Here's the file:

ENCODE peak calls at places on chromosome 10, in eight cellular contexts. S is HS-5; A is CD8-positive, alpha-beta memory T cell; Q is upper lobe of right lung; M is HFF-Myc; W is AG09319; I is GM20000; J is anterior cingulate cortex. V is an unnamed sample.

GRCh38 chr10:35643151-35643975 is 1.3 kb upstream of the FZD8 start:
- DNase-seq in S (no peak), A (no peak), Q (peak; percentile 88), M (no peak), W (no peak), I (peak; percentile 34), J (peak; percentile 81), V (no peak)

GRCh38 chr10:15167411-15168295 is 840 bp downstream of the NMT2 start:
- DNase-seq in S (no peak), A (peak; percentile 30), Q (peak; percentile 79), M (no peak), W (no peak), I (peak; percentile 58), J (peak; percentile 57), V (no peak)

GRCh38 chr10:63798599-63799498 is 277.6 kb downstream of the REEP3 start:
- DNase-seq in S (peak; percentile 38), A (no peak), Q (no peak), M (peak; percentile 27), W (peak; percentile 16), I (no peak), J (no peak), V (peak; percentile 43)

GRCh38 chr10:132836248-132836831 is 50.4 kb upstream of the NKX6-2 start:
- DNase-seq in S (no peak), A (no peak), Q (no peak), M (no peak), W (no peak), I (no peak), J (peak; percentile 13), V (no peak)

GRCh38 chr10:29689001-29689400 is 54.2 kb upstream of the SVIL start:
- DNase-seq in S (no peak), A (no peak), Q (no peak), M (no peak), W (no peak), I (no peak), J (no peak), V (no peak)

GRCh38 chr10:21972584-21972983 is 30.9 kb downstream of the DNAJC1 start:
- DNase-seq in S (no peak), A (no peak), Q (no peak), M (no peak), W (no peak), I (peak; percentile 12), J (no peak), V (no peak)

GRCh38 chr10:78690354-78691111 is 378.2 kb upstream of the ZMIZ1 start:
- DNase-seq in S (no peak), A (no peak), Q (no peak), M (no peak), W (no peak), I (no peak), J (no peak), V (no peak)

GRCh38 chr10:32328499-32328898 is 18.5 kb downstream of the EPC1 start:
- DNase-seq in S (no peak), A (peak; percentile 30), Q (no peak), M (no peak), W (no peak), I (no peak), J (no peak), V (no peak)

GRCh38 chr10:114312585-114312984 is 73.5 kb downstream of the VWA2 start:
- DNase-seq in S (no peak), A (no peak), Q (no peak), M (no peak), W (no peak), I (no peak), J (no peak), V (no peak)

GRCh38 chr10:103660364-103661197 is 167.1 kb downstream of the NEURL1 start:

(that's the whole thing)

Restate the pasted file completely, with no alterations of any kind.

ENCODE peak calls at places on chromosome 10, in eight cellular contexts. S is HS-5; A is CD8-positive, alpha-beta memory T cell; Q is upper lobe of right lung; M is HFF-Myc; W is AG09319; I is GM20000; J is anterior cingulate cortex. V is an unnamed sample.

GRCh38 chr10:35643151-35643975 is 1.3 kb upstream of the FZD8 start:
- DNase-seq in S (no peak), A (no peak), Q (peak; percentile 88), M (no peak), W (no peak), I (peak; percentile 34), J (peak; percentile 81), V (no peak)

GRCh38 chr10:15167411-15168295 is 840 bp downstream of the NMT2 start:
- DNase-seq in S (no peak), A (peak; percentile 30), Q (peak; percentile 79), M (no peak), W (no peak), I (peak; percentile 58), J (peak; percentile 57), V (no peak)

GRCh38 chr10:63798599-63799498 is 277.6 kb downstream of the REEP3 start:
- DNase-seq in S (peak; percentile 38), A (no peak), Q (no peak), M (peak; percentile 27), W (peak; percentile 16), I (no peak), J (no peak), V (peak; percentile 43)

GRCh38 chr10:132836248-132836831 is 50.4 kb upstream of the NKX6-2 start:
- DNase-seq in S (no peak), A (no peak), Q (no peak), M (no peak), W (no peak), I (no peak), J (peak; percentile 13), V (no peak)

GRCh38 chr10:29689001-29689400 is 54.2 kb upstream of the SVIL start:
- DNase-seq in S (no peak), A (no peak), Q (no peak), M (no peak), W (no peak), I (no peak), J (no peak), V (no peak)

GRCh38 chr10:21972584-21972983 is 30.9 kb downstream of the DNAJC1 start:
- DNase-seq in S (no peak), A (no peak), Q (no peak), M (no peak), W (no peak), I (peak; percentile 12), J (no peak), V (no peak)

GRCh38 chr10:78690354-78691111 is 378.2 kb upstream of the ZMIZ1 start:
- DNase-seq in S (no peak), A (no peak), Q (no peak), M (no peak), W (no peak), I (no peak), J (no peak), V (no peak)

GRCh38 chr10:32328499-32328898 is 18.5 kb downstream of the EPC1 start:
- DNase-seq in S (no peak), A (peak; percentile 30), Q (no peak), M (no peak), W (no peak), I (no peak), J (no peak), V (no peak)

GRCh38 chr10:114312585-114312984 is 73.5 kb downstream of the VWA2 start:
- DNase-seq in S (no peak), A (no peak), Q (no peak), M (no peak), W (no peak), I (no peak), J (no peak), V (no peak)

GRCh38 chr10:103660364-103661197 is 167.1 kb downstream of the NEURL1 start: